Rail passengers have reacted with fury today as they endured familiar problems of delays and cancellations while facing higher fares - which rail minister Norman Baker described as "not nearly as expensive as has been presented".
With commuters forking out an average 4.2% more for their season tickets, Mr Baker added that the annual fare-rise policy has been "inherited from the last Government".
The Association of Train Operating Companies (Atoc) said the rises were paying for "more trains and faster services" - despite delays on a number of key routes including the Heathrow Express and the Gatwick Express.
Atoc stressed that it was the Government, not the train companies, that made the fares policy.
But shadow transport secretary Maria Eagle said the Government had "caved in" to train companies by allowing some commuter fares to rise by more than 4.2% as long as the overall 4.2% average was maintained.
Taking all tickets into account, fares rose by an average of 3.9% today, with Tube and London bus fares rising by an average of 4.2%.
Campaigners have pointed out it is the 10th successive above-inflation annual rise, with some fares having increased by more than 50% in the last 10 years.
Mr Baker said he sympathised with travellers facing increases and admitted the fare structure was "not ideal".
He told reporters: "Once you take the basket of fares, include early advance and off-peaks, we are not nearly as expensive as has been presented."
Among above-average rises include a 6.16% hike for a Leeds to Wakefield season ticket, while a Ludlow to Hereford season ticket is increasing 5.28%.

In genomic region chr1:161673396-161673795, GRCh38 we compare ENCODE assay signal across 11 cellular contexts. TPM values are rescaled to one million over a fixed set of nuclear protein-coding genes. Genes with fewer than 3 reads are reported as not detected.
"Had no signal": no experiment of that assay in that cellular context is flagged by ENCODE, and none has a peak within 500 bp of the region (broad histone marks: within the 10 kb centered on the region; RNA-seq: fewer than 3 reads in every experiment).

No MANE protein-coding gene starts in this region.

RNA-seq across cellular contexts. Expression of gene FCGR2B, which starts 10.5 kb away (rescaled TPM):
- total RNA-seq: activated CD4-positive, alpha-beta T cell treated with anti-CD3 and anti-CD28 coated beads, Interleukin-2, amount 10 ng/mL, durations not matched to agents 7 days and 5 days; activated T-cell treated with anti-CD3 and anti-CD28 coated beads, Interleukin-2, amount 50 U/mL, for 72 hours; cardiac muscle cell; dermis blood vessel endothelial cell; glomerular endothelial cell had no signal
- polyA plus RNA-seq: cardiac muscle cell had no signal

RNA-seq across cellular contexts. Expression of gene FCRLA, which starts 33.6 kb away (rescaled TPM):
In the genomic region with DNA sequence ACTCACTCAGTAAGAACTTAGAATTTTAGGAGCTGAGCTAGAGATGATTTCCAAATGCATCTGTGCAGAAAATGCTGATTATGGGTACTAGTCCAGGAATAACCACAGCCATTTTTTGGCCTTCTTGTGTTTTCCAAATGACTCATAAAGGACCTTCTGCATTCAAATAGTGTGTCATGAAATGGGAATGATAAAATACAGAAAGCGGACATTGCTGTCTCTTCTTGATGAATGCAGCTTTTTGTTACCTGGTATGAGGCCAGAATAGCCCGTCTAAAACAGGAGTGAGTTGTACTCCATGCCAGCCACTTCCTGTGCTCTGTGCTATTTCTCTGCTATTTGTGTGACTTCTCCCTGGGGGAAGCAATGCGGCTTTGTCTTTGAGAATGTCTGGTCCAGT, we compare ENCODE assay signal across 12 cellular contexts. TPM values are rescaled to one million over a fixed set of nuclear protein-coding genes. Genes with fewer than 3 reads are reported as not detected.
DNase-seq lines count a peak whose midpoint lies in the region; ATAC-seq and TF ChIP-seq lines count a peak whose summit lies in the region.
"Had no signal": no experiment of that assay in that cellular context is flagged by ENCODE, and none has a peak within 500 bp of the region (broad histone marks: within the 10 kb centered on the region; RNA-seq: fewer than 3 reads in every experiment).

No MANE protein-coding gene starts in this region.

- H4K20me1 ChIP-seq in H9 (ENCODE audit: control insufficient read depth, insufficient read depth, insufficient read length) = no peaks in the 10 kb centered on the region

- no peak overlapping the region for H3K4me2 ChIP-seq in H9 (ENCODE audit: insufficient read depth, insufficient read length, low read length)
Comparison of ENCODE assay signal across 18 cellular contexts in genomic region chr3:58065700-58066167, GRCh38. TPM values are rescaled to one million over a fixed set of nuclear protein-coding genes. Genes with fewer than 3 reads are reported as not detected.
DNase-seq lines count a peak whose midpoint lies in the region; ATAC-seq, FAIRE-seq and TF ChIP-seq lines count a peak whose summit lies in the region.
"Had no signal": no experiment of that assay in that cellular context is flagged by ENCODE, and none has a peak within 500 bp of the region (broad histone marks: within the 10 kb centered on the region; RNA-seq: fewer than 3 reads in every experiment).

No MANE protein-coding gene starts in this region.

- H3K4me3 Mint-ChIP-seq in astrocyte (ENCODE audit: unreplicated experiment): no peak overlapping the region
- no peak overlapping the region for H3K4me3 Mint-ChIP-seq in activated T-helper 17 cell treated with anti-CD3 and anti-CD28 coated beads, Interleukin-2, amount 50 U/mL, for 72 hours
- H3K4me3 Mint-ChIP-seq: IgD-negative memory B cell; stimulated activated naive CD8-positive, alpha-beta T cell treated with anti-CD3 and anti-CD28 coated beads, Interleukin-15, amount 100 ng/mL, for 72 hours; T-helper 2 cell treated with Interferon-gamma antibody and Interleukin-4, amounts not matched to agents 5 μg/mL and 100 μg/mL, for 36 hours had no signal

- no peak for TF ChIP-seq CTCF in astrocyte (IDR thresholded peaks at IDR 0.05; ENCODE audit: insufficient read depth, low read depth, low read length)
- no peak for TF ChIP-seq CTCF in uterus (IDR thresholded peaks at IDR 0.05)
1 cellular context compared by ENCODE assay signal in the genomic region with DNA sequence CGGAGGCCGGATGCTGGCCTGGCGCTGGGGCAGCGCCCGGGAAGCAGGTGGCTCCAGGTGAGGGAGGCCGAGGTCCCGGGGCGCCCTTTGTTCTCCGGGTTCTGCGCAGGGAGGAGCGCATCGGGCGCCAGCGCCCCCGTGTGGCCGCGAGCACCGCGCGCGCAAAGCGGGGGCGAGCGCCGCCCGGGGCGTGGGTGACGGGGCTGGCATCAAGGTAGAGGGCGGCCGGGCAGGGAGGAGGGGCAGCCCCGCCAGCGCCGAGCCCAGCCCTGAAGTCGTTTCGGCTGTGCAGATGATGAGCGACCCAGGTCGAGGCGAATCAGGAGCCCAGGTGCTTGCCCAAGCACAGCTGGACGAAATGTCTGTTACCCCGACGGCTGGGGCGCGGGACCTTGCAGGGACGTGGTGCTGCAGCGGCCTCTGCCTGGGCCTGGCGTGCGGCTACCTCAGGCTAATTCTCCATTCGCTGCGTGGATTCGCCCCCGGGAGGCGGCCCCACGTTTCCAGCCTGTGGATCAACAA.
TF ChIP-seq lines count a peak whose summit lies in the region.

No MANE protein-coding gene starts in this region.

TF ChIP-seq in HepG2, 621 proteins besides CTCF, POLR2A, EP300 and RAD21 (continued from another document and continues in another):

Some Kent commuters have also been stung with above-average hikes, with season tickets to London from Ramsgate, Folkestone, Canterbury, Deal and Dover all going up by around 4.8%.
However, some have escaped the worst of the increases, with commuters to London from Aylesbury in Buckinghamshire seeing a 3.18% rise in their season tickets.
Ms Eagle, who joined a protest led by rail union TSSA at King's Cross station, said: "People are paying more for a worse service."
Leeds-bound hairdresser Gavin Lambert, 45, described his service as "rarely on time and often overcrowded", while his friend Kevin Gowland, 46, a musician, said people were taking to the roads as the rail service was "so bad".
Atoc corporate affairs director Edward Welsh told Sky News the fare rise led to investment which produced "more trains, better stations and faster services".
But problems on the lines today included cancellations to some Greater Anglia services, over-running engineering work affecting services at Cannon Street station in London and delays in Hampshire, Devon and Cumbria.
The Cannon Street problem was expcted to carry on tomorrow and Friday. Later, Heathrow Express services were delayed and Gatwick Express trains were held up by a signal fault at Victoria station.
On the Underground, a section of the Metropolitan line was closed but later reopened after a signal fault at Baker Street station in north west London. This also led to severe delays on the Circle and Hammersmith & City lines.
Campaign group Railfuture, the Campaign for Better Transport and the TUC all condemned the fare rises today, with the TUC saying that fares had risen far faster than wages since the recession in 2008.